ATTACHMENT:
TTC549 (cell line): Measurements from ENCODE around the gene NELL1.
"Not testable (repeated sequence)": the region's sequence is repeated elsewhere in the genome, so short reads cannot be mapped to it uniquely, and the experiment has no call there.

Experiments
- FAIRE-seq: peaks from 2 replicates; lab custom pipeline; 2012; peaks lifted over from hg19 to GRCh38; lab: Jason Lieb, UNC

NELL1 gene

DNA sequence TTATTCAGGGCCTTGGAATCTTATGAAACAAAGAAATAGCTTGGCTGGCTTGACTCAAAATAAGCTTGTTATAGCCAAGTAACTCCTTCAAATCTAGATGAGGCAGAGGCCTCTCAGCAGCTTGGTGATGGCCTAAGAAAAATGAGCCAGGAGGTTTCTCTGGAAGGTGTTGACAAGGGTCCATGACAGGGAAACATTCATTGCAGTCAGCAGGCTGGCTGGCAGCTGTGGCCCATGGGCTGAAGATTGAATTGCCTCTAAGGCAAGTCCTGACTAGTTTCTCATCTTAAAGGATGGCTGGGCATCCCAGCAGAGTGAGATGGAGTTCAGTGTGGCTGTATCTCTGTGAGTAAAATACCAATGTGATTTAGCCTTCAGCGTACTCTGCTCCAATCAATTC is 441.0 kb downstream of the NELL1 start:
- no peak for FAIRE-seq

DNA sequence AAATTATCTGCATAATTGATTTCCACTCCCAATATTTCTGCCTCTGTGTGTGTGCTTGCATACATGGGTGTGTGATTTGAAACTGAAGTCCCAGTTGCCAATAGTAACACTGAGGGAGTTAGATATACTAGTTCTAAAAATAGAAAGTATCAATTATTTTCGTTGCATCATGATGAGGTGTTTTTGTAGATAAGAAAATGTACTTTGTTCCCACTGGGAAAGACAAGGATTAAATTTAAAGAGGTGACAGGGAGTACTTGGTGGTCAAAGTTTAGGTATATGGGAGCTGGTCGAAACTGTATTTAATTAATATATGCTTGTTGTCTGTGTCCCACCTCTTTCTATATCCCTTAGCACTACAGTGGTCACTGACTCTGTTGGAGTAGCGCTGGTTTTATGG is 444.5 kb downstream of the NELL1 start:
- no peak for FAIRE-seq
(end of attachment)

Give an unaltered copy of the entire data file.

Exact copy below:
TTC549 (cell line): Measurements from ENCODE around the gene NELL1.
"Not testable (repeated sequence)": the region's sequence is repeated elsewhere in the genome, so short reads cannot be mapped to it uniquely, and the experiment has no call there.

Experiments
- FAIRE-seq: peaks from 2 replicates; lab custom pipeline; 2012; peaks lifted over from hg19 to GRCh38; lab: Jason Lieb, UNC

NELL1 gene

DNA sequence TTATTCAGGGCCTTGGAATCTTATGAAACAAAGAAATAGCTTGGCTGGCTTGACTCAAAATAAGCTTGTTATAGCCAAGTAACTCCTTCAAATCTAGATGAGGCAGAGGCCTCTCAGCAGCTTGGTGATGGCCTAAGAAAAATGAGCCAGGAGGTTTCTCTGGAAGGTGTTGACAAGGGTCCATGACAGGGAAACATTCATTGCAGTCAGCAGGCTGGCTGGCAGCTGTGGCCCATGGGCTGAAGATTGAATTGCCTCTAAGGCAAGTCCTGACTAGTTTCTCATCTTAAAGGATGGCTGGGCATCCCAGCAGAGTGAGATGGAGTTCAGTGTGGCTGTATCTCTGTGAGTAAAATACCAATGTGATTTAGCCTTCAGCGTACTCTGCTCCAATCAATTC is 441.0 kb downstream of the NELL1 start:
- no peak for FAIRE-seq

DNA sequence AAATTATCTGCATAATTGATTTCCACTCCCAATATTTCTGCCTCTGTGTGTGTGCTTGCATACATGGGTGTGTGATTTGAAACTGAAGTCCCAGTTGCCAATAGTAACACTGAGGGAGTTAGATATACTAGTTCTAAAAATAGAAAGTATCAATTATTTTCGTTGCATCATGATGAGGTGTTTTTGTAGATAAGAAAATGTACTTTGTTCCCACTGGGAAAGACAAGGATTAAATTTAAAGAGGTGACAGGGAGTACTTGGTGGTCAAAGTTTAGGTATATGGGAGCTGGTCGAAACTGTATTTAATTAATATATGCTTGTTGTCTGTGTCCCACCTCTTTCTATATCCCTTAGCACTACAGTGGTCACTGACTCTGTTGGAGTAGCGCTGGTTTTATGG is 444.5 kb downstream of the NELL1 start:
- no peak for FAIRE-seq